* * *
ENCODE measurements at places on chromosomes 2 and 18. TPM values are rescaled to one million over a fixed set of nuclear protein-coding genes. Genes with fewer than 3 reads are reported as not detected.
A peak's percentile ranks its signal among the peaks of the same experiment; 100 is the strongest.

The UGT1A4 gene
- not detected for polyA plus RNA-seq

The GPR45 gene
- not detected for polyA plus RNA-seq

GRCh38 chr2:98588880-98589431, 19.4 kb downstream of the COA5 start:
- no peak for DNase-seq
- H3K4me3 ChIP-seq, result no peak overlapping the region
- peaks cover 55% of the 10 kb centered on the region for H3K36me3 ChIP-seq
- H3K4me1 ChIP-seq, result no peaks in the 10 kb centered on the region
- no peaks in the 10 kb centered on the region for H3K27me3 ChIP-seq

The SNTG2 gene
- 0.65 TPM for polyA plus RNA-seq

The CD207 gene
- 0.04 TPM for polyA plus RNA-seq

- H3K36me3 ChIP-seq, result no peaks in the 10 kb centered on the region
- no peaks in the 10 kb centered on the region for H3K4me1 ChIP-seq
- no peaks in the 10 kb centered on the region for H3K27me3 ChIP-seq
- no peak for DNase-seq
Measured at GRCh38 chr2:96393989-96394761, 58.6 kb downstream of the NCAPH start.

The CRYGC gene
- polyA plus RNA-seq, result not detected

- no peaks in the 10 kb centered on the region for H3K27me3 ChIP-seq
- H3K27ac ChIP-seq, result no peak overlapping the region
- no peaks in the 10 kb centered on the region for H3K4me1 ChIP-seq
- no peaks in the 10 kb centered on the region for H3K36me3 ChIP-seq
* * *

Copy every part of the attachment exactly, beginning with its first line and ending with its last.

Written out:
ENCODE measurements at places on chromosomes 2 and 18. TPM values are rescaled to one million over a fixed set of nuclear protein-coding genes. Genes with fewer than 3 reads are reported as not detected.
A peak's percentile ranks its signal among the peaks of the same experiment; 100 is the strongest.

The UGT1A4 gene
- not detected for polyA plus RNA-seq

The GPR45 gene
- not detected for polyA plus RNA-seq

GRCh38 chr2:98588880-98589431, 19.4 kb downstream of the COA5 start:
- no peak for DNase-seq
- H3K4me3 ChIP-seq, result no peak overlapping the region
- peaks cover 55% of the 10 kb centered on the region for H3K36me3 ChIP-seq
- H3K4me1 ChIP-seq, result no peaks in the 10 kb centered on the region
- no peaks in the 10 kb centered on the region for H3K27me3 ChIP-seq

The SNTG2 gene
- 0.65 TPM for polyA plus RNA-seq

The CD207 gene
- 0.04 TPM for polyA plus RNA-seq

- H3K36me3 ChIP-seq, result no peaks in the 10 kb centered on the region
- no peaks in the 10 kb centered on the region for H3K4me1 ChIP-seq
- no peaks in the 10 kb centered on the region for H3K27me3 ChIP-seq
- no peak for DNase-seq
Measured at GRCh38 chr2:96393989-96394761, 58.6 kb downstream of the NCAPH start.

The CRYGC gene
- polyA plus RNA-seq, result not detected

- no peaks in the 10 kb centered on the region for H3K27me3 ChIP-seq
- H3K27ac ChIP-seq, result no peak overlapping the region
- no peaks in the 10 kb centered on the region for H3K4me1 ChIP-seq
- no peaks in the 10 kb centered on the region for H3K36me3 ChIP-seq